Guitar Neck Size for Small Hands

By Lee Johnson ; Updated September 15, 2017
The nut separates the long guitar neck from the headstock at the top of the instrument.

Learning the guitar is a difficult process in the best of times, but choosing the right guitar for someone with small hands will make it easier for them. A guitar is a stringed instrument, available in both electric and acoustic varieties. The neck of the instrument is the long, thin portion that houses the fret-board. Finding out about the correct neck size for someone with small hands means understanding overall guitar size and neck width, thickness and profile.

Guitar Size

A normal guitar is full-sized. You can by smaller guitars for people with smaller hands or children, if you wish: one-quarter-size, half-size and three-quarter-size guitars are all available, and these may be more suitable for small-handed or child players. As a general rule, anyone over 5 feet tall should be able to play a full-sized instrument. If you are between 4 1/2 and 5 feet tall, a three-quarter-size guitar may easier to play. This may be the best guitar for 8 to 11 year olds. Anybody between 3 feet, 10 inches and 4 1/2 feet tall should get a half-size guitar. This is generally suitable for children between five and eight years old. Any smaller children should get a one-quarter-size guitar. The size of the guitar reduces the scale length, which means the neck is shorter, and your fingers can stretch across more frets.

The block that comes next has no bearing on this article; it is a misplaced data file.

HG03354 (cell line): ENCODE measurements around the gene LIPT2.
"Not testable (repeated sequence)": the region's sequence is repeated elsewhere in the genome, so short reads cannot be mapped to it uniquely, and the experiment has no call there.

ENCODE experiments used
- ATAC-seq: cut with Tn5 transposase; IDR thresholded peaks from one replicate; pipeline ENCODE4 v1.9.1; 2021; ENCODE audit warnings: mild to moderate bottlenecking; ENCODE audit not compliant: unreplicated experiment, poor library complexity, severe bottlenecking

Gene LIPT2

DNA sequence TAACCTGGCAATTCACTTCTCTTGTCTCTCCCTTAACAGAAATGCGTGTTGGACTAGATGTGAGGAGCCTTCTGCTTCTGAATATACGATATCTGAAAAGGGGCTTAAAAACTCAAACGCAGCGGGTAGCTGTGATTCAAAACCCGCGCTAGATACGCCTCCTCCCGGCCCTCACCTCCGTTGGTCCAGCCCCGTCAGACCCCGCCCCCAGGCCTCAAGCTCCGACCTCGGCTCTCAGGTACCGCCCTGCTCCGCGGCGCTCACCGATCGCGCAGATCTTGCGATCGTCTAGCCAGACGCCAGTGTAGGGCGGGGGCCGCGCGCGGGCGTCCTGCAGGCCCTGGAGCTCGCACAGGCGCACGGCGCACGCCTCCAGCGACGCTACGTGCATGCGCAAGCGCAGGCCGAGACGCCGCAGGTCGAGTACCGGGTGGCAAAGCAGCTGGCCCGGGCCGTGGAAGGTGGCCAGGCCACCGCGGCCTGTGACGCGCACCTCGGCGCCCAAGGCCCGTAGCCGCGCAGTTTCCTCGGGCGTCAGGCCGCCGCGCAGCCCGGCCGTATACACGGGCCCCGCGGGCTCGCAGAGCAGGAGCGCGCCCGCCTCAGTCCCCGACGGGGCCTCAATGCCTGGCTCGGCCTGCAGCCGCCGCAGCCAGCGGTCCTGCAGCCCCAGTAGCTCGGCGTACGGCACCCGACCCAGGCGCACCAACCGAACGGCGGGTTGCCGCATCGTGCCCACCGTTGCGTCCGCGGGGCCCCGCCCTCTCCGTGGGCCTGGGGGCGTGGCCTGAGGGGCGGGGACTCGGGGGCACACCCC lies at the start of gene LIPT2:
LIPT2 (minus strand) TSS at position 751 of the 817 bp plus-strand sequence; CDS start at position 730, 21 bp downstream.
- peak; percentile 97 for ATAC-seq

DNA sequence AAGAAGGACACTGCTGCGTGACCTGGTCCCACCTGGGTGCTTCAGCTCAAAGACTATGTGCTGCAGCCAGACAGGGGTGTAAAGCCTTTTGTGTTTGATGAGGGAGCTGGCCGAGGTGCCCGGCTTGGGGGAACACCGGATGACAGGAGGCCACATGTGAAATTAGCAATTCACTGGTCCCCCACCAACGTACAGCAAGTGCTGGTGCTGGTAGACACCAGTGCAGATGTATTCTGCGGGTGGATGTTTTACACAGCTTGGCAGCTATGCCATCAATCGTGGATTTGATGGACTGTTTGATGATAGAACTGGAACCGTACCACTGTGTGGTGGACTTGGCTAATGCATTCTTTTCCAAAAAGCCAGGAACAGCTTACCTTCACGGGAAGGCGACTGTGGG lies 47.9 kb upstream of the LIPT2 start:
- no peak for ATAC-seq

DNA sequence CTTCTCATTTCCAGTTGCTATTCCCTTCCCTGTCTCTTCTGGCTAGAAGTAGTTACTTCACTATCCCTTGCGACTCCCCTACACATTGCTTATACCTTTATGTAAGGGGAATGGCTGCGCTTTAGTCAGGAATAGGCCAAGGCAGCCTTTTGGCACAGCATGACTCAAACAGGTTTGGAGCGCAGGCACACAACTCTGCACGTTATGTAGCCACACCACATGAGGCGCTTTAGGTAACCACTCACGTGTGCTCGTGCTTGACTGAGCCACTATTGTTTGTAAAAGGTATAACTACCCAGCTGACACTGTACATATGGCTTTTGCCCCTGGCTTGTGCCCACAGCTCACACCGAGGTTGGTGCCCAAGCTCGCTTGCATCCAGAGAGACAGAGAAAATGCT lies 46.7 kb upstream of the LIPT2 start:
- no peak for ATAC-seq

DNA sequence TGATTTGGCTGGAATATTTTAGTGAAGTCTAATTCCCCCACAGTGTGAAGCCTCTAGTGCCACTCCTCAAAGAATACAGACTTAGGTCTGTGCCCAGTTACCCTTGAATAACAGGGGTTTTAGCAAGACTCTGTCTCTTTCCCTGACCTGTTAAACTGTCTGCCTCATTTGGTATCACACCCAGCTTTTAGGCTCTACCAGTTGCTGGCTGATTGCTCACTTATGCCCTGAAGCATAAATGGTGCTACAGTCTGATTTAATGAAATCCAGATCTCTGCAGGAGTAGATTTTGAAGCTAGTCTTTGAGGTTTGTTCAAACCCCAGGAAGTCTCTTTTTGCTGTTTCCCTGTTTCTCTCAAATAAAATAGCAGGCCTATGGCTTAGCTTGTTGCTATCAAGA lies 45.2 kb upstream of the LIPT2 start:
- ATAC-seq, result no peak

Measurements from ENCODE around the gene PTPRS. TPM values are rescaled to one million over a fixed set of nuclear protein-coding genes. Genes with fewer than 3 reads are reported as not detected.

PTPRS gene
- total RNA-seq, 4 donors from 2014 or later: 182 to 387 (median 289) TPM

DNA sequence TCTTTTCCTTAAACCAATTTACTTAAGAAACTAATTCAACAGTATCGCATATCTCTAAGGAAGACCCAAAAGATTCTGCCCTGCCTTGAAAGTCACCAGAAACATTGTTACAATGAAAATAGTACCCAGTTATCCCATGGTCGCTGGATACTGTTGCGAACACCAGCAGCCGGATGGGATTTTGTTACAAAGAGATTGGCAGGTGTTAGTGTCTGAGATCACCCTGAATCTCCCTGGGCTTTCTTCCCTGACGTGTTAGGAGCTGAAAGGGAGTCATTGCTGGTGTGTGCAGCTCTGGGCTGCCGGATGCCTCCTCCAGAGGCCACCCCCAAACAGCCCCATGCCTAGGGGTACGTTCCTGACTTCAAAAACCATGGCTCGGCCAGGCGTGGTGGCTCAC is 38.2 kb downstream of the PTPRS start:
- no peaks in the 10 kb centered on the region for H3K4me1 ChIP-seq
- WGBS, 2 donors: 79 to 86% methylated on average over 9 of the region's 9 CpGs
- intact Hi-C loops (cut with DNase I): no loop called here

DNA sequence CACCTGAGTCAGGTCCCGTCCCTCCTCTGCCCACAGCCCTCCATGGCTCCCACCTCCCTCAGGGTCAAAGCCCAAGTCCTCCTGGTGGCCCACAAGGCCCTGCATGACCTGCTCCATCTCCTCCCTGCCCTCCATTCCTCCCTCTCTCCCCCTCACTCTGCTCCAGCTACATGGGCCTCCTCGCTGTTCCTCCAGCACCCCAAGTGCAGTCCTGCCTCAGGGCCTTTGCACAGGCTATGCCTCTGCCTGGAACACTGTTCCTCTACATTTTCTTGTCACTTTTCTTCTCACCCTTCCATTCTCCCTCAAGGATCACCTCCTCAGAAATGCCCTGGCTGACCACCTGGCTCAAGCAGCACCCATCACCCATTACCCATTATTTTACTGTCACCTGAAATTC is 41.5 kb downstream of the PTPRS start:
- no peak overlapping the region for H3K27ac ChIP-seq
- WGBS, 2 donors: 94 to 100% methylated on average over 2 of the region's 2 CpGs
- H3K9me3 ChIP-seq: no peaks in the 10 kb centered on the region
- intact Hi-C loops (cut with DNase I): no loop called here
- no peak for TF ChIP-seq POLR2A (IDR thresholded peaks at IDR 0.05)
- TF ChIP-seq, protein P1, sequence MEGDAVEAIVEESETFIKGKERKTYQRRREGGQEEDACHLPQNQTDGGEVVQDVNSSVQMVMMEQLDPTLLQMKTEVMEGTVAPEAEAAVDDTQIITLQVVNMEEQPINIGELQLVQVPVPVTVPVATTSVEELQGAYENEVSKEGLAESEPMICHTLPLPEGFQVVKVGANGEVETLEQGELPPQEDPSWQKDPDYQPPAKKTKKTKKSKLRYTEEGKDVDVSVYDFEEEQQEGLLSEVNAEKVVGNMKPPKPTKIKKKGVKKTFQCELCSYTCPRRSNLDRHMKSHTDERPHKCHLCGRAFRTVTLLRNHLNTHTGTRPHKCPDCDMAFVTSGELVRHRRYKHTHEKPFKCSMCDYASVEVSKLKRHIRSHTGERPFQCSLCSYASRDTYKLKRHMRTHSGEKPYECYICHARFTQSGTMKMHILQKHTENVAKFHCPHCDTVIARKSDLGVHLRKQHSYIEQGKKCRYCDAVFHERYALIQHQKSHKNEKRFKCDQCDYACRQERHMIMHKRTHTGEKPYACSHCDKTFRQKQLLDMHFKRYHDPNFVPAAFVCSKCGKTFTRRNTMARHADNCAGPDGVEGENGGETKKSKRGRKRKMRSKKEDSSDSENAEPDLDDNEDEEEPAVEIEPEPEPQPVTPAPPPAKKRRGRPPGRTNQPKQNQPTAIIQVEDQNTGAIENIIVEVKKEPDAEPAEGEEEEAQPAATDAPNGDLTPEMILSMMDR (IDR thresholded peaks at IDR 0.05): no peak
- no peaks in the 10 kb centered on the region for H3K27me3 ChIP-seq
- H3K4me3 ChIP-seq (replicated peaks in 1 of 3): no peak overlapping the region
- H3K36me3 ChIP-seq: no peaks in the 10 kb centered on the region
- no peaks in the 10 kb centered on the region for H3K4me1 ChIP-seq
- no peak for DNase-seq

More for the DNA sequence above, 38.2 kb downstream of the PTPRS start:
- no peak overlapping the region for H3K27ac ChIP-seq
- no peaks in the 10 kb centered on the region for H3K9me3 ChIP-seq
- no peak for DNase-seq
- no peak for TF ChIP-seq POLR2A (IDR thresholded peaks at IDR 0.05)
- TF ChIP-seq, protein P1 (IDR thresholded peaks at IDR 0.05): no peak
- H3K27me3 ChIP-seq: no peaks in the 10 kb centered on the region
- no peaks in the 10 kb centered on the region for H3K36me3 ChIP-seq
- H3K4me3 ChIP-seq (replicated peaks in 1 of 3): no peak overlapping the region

Width

The width of the neck at the “nut” is another factor that can be looked at to understand neck sizes. The nut is the small, white rectangle that separates the neck of the guitar from the headstock, which houses the tuning heads. Around 1.7 inches is the standard width at the nut. This allows for the strings to be close together, but can make fretting one individual string more difficult. If you have very small hands, getting a guitar with a smaller nut width will make the instrument easier to play. Play a standard guitar and see if you can comfortably reach the top and bottom strings.

Thickness

Guitars can be bought with thicker or thinner necks, meaning thickness from the fret-board to the back of the neck. A thicker neck will be difficult to play for somebody with small hands. Choose a thinner-necked model if possible. Neck-thickness is measured as a radius, as if the curve on the back of the neck continued around to form a circle. The radius of that imaginary circle is the neck radius. Most guitars have a neck radius of between 10 and 16 inches. Larger numbers mean a thinner neck. Again, play a normal guitar and see if you think the neck is too thick.

Neck Profile

Necks come in many different shapes, and these are defined by the particular “profile” of the neck. The best profile for people with small hands is the “C” profile, found on many guitars that usually have thinner necks, such as the Fender Stratocaster and the Gibson Les Paul and Les Paul Junior. Other possible profiles include the “U” profile, virtually rectangular in shape, and the “V” profile, which has a groove running down the center.

About the Author

Lee Johnson has written for various publications and websites since 2005, covering science, music and a wide range of topics. He studies physics at the Open University, with a particular interest in quantum physics and cosmology. He's based in the UK and drinks too much tea.